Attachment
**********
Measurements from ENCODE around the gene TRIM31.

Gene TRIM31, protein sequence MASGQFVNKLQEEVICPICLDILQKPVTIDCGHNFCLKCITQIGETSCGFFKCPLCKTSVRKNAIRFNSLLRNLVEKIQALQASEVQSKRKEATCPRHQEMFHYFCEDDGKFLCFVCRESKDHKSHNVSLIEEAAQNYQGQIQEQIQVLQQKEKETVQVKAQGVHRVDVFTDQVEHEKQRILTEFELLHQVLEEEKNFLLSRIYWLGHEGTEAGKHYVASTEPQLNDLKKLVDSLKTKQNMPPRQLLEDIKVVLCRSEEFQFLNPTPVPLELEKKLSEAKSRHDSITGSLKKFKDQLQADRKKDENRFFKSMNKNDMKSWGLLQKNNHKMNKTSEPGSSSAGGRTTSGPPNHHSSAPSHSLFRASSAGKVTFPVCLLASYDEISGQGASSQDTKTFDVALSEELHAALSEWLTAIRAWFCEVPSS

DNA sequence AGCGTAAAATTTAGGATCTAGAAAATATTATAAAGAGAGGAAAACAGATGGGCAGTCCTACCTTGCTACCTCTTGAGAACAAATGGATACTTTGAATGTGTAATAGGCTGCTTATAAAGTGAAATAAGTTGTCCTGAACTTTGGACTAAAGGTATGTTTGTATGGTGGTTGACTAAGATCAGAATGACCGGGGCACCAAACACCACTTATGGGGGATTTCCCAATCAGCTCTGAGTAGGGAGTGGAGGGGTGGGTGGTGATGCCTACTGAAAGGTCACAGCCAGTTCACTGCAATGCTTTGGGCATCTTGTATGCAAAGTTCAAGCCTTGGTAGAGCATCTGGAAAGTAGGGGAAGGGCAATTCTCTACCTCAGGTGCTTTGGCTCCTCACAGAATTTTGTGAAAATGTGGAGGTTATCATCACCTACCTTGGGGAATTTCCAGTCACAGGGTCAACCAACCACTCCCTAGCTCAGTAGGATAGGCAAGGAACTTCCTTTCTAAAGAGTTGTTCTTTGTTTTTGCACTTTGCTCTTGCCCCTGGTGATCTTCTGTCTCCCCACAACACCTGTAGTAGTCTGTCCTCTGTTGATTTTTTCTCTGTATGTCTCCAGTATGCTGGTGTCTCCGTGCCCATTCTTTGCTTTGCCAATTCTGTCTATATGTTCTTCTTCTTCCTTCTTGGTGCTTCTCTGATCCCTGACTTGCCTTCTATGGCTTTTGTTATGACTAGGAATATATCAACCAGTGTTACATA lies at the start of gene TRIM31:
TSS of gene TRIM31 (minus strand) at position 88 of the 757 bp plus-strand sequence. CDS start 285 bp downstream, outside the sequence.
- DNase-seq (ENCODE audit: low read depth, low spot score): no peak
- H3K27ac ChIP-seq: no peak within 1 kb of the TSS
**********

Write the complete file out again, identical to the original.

Measurements from ENCODE around the gene TRIM31.

Gene TRIM31, protein sequence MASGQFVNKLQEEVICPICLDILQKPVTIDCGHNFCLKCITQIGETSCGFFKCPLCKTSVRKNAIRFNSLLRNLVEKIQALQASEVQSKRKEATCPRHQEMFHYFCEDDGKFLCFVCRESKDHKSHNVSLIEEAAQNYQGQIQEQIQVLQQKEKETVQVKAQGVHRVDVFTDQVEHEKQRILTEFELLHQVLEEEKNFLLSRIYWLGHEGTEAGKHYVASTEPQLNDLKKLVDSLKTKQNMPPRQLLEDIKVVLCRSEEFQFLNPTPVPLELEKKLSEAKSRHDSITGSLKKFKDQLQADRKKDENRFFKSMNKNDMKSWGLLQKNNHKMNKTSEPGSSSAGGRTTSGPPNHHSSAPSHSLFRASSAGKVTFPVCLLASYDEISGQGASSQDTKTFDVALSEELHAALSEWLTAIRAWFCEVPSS

DNA sequence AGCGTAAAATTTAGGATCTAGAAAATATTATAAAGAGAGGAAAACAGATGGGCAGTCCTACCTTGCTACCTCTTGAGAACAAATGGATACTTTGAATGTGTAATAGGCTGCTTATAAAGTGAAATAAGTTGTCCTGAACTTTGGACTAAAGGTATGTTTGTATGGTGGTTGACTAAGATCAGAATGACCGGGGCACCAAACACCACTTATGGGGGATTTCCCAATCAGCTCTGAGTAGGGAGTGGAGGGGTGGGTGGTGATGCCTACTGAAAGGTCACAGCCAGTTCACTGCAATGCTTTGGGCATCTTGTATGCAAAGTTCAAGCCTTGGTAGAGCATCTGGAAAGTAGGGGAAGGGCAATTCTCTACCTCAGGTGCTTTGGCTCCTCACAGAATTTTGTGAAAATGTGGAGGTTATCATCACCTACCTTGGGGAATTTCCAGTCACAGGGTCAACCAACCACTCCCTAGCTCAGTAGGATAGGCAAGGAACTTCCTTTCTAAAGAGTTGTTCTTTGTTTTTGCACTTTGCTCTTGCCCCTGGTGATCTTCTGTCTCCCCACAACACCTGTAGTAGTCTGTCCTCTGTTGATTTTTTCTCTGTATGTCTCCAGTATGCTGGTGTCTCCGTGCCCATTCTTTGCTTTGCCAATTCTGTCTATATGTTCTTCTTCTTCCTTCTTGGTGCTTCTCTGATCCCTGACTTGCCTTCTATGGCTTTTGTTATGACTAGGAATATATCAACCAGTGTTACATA lies at the start of gene TRIM31:
TSS of gene TRIM31 (minus strand) at position 88 of the 757 bp plus-strand sequence. CDS start 285 bp downstream, outside the sequence.
- DNase-seq (ENCODE audit: low read depth, low spot score): no peak
- H3K27ac ChIP-seq: no peak within 1 kb of the TSS